PROJECT 1:1000 was born right here, at Carrer de Palau 6, 2º2ª in Barcelona, Spain, in the fall of 2002. It was born at the crossroads of self-reflection, necessity, and selfishness.
It was here that I began to use a pen less and a camera more. This was a strange, unsettling transition for me. I had returned from Costa Rica 2 ½ years earlier, where I had written much and taken very few pictures. I believe I have a few packages of developed 35mm prints from a cheap point-and-shoot. But I do have 250 pages of journal, non-fiction, poetry, and short stories from my time there.
This photography thing seemed lend itself to a dangerous way to at once freeze a two-dimensional moment in time and yet miss the experience, the surroundings, the context, the sounds, the wind, the laughter, the fluttering of leaves…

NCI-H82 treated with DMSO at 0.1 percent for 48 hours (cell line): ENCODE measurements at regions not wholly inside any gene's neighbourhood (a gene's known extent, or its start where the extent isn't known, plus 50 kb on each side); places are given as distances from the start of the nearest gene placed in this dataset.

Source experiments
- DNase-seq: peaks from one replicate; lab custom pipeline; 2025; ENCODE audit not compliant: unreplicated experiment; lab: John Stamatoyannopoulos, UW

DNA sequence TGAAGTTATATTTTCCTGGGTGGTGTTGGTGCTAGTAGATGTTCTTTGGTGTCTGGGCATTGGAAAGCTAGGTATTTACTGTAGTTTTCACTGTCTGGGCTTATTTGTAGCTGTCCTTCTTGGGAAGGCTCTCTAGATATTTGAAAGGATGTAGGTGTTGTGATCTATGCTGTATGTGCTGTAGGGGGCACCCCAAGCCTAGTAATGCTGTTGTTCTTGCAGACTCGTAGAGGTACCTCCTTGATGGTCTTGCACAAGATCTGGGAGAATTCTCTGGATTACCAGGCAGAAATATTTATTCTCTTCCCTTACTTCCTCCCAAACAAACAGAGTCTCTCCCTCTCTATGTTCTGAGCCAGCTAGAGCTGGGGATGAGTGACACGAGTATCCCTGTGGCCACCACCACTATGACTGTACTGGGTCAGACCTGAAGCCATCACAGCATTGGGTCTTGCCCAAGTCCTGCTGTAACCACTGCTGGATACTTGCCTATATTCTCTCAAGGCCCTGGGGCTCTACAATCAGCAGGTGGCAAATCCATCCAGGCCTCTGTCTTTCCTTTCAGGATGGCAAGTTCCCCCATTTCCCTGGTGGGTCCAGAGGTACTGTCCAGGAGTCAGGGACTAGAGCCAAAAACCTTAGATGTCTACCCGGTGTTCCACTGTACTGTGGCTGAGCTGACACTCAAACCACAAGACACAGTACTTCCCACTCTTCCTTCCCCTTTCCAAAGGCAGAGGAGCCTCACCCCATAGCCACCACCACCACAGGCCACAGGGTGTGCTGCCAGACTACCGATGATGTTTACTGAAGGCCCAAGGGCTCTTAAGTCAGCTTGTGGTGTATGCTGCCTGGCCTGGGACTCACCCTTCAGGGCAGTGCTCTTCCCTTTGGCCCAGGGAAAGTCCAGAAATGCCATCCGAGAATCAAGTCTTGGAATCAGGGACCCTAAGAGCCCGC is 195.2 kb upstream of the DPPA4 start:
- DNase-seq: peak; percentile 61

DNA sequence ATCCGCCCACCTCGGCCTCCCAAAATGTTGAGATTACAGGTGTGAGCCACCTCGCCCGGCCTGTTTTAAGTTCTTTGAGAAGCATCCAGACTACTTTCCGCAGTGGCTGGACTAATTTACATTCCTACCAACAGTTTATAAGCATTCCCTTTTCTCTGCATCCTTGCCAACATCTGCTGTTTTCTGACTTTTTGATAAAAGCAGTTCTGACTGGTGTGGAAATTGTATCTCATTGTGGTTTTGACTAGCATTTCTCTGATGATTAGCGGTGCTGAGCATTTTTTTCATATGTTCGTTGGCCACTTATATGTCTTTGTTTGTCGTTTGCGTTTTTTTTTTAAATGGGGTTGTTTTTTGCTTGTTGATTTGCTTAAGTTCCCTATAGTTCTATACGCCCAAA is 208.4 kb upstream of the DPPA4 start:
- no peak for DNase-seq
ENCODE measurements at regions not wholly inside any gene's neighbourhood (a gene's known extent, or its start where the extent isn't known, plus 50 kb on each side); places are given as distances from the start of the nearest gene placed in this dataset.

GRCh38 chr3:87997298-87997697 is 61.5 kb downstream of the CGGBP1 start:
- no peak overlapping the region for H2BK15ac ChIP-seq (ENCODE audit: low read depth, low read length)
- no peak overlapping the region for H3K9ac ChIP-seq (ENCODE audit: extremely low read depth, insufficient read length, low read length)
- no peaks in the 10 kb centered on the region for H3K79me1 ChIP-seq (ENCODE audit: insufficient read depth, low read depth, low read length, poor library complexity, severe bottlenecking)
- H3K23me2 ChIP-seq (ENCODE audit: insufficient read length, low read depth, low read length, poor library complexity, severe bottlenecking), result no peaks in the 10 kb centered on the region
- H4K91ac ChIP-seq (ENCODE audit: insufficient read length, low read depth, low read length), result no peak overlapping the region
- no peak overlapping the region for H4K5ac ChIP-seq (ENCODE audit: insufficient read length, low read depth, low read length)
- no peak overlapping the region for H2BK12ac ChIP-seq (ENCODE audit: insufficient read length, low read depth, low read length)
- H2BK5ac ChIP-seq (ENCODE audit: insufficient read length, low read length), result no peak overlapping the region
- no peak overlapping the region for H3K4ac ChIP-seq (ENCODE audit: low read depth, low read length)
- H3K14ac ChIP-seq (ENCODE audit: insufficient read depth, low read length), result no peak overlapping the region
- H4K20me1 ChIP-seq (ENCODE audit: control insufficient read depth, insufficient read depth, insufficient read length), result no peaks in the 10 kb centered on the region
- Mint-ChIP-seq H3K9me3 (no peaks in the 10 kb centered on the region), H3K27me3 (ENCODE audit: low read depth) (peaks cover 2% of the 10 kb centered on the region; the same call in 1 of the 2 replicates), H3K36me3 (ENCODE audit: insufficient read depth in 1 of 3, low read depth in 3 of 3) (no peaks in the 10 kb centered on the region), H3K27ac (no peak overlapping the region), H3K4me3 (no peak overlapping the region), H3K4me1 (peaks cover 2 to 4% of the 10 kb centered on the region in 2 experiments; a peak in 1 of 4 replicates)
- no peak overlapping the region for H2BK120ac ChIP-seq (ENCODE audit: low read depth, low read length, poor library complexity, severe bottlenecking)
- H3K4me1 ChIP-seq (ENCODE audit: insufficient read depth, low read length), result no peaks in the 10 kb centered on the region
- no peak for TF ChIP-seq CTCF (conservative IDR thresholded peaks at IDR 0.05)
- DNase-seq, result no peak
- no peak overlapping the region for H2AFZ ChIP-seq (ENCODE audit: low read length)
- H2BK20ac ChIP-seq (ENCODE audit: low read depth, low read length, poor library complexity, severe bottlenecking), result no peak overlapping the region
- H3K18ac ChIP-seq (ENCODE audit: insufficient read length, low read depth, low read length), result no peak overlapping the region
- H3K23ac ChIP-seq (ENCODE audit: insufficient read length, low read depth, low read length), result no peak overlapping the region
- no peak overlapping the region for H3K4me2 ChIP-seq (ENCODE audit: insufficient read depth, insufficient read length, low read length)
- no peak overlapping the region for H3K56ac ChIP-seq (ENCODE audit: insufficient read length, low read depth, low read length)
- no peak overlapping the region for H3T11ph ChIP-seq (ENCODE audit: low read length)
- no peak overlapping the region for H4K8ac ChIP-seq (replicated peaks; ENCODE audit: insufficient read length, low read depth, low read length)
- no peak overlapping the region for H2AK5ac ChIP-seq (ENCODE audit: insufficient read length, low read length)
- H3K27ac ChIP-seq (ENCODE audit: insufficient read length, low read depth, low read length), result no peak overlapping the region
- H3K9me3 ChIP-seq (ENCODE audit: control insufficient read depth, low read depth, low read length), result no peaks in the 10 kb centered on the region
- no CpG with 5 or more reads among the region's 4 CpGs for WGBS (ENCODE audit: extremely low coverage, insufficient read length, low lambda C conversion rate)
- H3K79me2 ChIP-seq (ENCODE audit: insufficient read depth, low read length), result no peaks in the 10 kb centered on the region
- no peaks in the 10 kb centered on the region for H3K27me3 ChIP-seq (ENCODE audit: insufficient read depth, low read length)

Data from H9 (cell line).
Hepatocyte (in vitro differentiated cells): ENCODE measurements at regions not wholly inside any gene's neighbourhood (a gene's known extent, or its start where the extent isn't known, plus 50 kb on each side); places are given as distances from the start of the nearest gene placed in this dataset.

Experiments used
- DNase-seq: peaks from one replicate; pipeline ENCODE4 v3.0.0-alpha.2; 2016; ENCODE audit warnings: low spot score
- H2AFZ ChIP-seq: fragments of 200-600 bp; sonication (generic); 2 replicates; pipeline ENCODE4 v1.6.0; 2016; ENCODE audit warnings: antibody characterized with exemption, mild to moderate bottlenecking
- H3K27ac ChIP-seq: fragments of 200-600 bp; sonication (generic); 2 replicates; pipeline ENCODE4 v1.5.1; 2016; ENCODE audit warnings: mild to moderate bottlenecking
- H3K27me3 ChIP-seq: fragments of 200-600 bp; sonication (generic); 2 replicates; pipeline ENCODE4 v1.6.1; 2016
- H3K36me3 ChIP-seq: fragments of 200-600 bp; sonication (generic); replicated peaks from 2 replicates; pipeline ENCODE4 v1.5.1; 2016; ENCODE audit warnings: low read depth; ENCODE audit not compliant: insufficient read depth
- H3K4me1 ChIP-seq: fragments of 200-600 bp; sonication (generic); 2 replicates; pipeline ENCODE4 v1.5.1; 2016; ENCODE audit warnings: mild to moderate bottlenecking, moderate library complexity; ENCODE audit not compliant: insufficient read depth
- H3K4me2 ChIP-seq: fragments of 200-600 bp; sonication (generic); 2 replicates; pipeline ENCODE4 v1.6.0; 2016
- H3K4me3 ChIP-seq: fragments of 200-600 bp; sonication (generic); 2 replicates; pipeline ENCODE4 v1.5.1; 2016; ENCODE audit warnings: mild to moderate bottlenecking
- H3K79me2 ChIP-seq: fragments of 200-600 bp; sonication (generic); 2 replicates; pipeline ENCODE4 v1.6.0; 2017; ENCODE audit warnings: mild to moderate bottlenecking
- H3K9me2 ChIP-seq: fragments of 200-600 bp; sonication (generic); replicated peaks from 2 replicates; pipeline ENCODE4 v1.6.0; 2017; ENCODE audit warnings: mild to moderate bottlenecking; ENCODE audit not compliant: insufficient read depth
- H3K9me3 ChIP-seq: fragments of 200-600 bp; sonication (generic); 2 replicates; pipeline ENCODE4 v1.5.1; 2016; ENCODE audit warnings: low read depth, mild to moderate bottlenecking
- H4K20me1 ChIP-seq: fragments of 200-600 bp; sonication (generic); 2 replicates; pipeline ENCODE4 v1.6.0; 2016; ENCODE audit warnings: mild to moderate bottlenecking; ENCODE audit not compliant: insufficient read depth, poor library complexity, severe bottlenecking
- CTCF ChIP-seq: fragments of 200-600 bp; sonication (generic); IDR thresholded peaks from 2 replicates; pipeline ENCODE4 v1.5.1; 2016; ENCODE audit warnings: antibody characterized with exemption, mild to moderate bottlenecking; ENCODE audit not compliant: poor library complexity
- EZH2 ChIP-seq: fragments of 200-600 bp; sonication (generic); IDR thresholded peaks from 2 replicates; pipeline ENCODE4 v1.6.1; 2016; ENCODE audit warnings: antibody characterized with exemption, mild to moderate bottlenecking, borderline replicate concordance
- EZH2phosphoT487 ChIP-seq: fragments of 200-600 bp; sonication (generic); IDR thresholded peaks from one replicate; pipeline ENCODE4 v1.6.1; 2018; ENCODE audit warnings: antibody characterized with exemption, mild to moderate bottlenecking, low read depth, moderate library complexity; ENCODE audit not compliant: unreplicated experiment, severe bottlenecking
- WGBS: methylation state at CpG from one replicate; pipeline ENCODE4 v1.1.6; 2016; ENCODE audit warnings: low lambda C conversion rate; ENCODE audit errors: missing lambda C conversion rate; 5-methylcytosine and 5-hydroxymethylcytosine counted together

Jeff Peterson, one of my favorite professors from college, was now leading “educational tours.” He was bringing a group to Spain, and we made plans to meet in Madrid on October 20, 2002.
I was transported seven years back in time…
We are receiving our first essays back in Social Issues in Education, a reflection on Lives on the Boundary by Mike Rose. Jeff comes upon my essay and calls out my name to hand it back. With the slightest of smirks, he asks me to stay after class.
Thirty minutes later, everyone is gone. He sits back in his chair, smiles, and asks, “What are you doing?”
"What do you mean?” I am confused, but I am confused by so much right now. I am six months sober.
“You’re a writer. You need to be writing.”
…He was right. And now I was taking more pictures than I was writing.